Abu Dhabi-based Gulf Capital has revealed it aims to invest $350 million over the next two years in sectors such as technology and renewable energy, in a shift away from oil and gas and infrastructure.
“The new oil in this region is the consumer. We have the youngest, fastest-growing and wealthiest consumer society, so there are huge opportunities investing in fast-growing, consumer-led sectors,” Karim El Solh told Reuters.
Earlier this month, the private equity firm bought a stake in Geidea, the leading provider of electronic payment solutions in Saudi Arabia, for a deal value exceeding 1 billion riyals ($267 million).
In addition to fintech, other sectors Gulf Capital is increasingly targeting include renewable energy, technology, consumer and business services and defensive sectors offering high growth rates, he said.
This contrasts with its investment focus in the years after its launch in 2006 in traditional, legacy sectors such as oil and gas, infrastructure and construction.
Gulf Capital sees opportunities in Saudi Arabia, where the government is creating an entertainment industry, including cinemas and a resort far bigger than Disney World.
The kingdom is also privatisating other sectors and aims to produce 9.5 gigawatts of renewable energy by 2023.
El Solh said Gulf Capital aims to invest $350 million from its latest $750 million fund and expects 2018 to be one of its busiest years for deals. It also has some $150 million available from its latest $251 million private debt fund.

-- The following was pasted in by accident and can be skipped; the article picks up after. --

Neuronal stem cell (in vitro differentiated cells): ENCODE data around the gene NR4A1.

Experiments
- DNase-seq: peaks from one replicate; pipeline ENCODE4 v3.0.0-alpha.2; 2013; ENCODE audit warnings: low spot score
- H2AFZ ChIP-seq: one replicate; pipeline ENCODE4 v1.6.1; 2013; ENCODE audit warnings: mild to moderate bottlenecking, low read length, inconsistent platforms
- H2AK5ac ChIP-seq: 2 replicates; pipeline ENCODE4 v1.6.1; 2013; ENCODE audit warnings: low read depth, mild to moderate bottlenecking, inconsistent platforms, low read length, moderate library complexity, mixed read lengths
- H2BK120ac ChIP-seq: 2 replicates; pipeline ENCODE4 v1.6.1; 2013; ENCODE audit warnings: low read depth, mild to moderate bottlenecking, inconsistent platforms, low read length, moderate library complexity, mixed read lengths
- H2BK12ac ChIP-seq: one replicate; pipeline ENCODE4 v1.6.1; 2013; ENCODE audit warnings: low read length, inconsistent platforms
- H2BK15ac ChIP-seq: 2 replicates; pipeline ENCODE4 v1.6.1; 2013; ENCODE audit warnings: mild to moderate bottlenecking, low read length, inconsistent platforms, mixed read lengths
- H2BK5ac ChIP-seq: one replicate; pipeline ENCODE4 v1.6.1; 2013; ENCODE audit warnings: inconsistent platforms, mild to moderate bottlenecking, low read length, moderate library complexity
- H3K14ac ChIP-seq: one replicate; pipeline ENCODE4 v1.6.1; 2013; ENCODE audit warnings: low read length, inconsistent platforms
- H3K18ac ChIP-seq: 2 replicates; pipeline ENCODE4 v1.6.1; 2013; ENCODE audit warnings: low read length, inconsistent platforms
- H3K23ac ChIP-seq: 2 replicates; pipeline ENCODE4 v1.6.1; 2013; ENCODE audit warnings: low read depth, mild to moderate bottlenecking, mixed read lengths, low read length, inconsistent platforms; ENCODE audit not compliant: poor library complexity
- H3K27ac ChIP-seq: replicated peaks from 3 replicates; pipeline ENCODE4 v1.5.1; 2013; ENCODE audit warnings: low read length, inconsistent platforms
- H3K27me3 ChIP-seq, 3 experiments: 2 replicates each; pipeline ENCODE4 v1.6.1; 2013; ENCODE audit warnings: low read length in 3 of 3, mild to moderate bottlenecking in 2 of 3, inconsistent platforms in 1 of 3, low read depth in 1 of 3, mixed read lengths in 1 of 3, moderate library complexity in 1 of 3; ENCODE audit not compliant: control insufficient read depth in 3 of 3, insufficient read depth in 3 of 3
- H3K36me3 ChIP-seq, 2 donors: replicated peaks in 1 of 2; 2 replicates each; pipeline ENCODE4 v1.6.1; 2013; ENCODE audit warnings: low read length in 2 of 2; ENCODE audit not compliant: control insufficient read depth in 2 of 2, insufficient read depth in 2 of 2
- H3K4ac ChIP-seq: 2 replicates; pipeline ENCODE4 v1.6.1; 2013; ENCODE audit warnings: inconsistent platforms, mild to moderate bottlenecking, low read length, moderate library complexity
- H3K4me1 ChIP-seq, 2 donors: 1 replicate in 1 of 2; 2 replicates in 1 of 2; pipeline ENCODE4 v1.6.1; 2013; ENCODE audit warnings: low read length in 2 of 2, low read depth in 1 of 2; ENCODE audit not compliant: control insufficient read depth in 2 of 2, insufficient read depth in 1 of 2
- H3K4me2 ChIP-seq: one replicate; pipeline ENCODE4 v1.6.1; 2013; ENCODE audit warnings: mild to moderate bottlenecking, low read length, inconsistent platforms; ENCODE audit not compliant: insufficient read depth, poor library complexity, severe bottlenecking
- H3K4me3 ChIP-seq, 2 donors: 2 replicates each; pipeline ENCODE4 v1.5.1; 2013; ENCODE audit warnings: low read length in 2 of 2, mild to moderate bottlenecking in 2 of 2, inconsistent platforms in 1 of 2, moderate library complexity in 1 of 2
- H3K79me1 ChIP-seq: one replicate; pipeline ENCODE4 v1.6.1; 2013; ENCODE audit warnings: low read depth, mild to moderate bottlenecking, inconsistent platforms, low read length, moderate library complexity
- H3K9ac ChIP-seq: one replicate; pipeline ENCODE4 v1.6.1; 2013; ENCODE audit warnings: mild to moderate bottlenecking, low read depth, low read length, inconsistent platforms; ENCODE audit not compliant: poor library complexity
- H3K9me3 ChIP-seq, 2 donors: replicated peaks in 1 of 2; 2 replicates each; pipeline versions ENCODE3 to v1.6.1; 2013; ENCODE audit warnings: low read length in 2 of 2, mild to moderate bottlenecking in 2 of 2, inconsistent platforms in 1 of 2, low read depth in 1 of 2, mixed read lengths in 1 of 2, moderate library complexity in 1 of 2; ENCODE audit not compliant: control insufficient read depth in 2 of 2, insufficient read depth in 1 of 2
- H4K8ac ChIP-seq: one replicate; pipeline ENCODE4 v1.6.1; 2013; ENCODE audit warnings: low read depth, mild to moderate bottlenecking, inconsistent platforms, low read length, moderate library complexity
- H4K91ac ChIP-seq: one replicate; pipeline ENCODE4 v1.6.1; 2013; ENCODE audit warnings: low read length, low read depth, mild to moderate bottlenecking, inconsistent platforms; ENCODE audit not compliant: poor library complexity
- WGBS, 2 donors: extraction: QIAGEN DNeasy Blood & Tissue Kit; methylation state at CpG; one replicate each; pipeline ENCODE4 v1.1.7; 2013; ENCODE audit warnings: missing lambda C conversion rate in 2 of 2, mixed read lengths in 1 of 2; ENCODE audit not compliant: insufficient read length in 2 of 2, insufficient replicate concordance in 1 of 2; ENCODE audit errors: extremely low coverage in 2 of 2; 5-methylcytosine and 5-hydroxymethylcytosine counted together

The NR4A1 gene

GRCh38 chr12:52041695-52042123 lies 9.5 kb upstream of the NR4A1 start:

“In the current economic cycle, I believe that this is a good time to be investing at attractive valuations,” he said.
Gulf Capital’s optimism comes as Abraaj, the largest player in the Middle East private equity market, faces allegations it misused money from investors including the Bill and Melinda Gates Foundation and International Finance Corp.
Like Abraaj, which denies any wrongdoing, Gulf Capital has grown and diversified its investor base outside the Gulf in recent years. Around 60 percent of its funds are now raised outside the region.
Gulf Capital is targeting four exits this year – via trade sales as well as the stock market – which could make 2018 the first year since its launch in 2006 in which it returns more money to investors than it deploys, El Solh said.